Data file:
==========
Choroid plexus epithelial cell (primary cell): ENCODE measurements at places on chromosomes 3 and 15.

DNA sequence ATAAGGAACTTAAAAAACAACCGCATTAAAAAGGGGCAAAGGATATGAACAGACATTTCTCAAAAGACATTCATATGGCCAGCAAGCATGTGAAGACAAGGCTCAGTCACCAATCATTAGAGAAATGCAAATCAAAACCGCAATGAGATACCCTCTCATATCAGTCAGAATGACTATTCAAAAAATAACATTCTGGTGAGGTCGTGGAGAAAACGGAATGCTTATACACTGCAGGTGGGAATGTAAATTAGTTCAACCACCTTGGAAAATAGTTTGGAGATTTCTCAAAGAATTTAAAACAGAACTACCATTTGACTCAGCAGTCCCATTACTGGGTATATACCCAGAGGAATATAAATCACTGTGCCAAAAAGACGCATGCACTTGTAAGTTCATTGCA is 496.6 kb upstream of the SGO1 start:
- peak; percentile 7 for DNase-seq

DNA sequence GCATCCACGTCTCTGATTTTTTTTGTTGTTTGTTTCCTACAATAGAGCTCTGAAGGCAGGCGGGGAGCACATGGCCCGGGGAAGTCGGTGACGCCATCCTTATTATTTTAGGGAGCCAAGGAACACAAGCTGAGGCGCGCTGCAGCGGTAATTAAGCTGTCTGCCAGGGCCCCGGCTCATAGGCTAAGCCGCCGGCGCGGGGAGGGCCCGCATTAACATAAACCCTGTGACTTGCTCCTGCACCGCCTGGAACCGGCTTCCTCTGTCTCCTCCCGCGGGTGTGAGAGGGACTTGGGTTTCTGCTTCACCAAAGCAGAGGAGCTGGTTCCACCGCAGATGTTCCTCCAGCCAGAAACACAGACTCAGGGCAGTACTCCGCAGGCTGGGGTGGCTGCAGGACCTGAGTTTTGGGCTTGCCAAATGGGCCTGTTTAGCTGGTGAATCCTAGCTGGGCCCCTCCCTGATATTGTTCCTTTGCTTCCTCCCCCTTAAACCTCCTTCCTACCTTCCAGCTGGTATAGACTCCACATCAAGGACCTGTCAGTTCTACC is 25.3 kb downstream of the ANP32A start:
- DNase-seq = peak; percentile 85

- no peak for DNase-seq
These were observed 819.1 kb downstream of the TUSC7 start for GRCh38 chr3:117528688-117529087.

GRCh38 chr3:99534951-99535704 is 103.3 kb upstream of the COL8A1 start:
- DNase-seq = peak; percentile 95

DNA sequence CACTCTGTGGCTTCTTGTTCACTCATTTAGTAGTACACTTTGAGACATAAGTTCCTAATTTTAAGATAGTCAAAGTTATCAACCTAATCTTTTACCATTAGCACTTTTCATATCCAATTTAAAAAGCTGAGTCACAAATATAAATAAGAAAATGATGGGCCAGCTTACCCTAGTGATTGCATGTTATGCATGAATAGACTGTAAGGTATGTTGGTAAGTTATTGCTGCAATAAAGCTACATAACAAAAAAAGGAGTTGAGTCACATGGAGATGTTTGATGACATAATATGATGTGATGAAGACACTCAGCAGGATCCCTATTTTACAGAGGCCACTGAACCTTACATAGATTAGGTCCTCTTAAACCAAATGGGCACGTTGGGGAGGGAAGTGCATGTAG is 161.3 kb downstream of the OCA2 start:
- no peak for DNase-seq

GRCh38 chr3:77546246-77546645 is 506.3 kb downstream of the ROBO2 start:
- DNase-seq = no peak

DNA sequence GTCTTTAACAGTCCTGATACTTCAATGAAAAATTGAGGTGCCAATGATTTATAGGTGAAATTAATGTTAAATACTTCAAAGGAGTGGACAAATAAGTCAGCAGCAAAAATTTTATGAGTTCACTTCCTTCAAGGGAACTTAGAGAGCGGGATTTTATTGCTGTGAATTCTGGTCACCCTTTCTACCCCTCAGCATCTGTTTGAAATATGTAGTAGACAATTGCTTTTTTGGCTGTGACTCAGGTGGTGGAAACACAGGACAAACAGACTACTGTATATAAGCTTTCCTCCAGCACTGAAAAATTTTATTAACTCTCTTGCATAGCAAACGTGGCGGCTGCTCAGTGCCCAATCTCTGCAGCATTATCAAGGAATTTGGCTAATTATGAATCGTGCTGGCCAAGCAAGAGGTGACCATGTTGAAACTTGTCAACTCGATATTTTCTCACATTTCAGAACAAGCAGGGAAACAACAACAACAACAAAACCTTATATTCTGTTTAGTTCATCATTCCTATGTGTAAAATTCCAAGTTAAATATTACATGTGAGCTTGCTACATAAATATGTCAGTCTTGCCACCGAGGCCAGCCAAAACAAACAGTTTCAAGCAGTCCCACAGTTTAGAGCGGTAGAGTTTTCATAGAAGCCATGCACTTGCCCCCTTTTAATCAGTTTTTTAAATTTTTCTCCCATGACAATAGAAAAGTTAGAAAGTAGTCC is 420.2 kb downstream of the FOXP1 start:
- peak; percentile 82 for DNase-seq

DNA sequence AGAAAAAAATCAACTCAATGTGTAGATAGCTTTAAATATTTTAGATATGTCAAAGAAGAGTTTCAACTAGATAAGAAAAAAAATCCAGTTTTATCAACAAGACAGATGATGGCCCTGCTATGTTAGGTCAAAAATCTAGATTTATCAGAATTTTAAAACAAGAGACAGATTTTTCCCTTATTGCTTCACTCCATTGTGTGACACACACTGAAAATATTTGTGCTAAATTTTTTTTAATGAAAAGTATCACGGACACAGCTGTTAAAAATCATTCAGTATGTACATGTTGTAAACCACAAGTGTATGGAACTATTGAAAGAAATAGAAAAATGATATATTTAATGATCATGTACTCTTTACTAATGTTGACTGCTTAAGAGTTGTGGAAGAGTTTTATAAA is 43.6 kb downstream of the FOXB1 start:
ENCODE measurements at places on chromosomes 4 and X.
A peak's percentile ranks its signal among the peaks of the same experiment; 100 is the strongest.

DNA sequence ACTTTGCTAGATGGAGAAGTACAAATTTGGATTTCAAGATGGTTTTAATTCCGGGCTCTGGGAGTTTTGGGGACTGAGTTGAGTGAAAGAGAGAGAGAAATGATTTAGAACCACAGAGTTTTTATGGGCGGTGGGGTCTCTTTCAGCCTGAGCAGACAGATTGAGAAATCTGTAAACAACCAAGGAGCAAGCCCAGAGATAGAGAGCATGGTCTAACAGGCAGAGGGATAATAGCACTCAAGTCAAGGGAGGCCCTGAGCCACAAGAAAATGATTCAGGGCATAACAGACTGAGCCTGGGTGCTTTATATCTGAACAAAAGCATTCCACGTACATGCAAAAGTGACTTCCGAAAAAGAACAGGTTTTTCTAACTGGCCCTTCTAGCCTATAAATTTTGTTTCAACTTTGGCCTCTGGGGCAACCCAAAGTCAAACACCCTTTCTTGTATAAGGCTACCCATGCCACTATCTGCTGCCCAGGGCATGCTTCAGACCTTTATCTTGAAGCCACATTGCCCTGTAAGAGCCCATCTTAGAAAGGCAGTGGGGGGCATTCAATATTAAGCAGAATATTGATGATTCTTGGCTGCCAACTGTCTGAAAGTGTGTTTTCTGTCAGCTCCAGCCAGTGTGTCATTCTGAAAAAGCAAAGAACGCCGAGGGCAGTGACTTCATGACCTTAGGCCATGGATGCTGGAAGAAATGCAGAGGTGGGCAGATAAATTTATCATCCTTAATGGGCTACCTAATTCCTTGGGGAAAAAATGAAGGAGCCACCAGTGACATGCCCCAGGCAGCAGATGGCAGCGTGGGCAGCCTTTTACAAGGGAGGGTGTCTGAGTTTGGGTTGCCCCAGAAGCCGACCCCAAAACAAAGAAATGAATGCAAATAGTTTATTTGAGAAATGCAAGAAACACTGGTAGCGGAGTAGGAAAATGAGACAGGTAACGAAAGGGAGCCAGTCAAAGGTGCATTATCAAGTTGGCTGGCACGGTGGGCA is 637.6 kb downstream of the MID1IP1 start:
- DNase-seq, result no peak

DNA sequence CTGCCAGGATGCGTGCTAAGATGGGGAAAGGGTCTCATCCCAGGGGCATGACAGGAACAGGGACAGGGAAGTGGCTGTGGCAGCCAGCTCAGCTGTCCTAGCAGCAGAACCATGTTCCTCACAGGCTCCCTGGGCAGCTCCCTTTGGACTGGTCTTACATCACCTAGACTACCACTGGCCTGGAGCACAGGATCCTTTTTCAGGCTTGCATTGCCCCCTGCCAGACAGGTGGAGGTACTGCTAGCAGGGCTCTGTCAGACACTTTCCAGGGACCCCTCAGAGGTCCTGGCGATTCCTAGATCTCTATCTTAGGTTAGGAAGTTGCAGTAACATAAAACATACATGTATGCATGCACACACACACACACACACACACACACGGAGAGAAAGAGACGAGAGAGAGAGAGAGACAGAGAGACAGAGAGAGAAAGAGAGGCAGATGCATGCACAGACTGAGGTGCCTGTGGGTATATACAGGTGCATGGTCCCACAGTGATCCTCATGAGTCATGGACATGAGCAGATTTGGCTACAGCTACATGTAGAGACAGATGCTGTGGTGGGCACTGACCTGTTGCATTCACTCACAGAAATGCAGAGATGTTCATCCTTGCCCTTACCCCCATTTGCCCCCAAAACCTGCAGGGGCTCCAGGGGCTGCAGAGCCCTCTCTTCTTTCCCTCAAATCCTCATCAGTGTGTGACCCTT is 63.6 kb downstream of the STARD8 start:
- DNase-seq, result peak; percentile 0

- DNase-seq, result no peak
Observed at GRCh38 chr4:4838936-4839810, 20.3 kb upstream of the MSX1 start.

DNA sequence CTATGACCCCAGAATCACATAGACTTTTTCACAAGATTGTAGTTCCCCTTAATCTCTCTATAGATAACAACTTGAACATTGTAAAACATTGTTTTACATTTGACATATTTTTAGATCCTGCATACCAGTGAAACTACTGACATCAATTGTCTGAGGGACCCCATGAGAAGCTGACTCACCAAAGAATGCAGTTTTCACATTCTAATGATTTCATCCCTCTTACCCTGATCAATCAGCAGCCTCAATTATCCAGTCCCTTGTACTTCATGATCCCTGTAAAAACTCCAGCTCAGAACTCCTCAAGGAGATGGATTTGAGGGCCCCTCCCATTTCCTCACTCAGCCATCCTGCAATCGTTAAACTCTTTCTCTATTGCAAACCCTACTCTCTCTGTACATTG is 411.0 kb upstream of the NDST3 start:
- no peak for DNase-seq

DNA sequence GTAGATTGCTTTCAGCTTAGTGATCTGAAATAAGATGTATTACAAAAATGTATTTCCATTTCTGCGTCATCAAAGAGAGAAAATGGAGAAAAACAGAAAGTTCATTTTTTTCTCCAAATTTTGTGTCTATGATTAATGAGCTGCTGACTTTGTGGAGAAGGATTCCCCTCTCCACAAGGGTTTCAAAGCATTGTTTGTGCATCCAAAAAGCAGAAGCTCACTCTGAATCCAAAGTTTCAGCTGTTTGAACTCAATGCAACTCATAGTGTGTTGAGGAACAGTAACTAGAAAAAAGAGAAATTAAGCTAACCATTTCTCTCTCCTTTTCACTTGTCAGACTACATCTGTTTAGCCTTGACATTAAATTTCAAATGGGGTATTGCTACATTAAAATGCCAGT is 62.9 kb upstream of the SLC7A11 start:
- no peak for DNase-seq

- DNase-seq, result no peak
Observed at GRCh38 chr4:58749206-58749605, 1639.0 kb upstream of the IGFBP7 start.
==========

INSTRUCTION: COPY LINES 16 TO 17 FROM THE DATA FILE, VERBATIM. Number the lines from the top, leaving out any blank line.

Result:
DNA sequence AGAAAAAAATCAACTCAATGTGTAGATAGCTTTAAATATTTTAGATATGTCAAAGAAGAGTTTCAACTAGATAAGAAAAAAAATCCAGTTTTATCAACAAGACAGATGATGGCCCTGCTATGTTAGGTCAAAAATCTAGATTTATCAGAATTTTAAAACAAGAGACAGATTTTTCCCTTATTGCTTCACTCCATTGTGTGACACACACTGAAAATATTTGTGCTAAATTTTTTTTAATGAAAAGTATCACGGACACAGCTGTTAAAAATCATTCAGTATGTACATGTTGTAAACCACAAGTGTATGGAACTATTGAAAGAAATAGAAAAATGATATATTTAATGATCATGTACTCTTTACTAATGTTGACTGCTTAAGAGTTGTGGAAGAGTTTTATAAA is 43.6 kb downstream of the FOXB1 start:
ENCODE measurements at places on chromosomes 4 and X.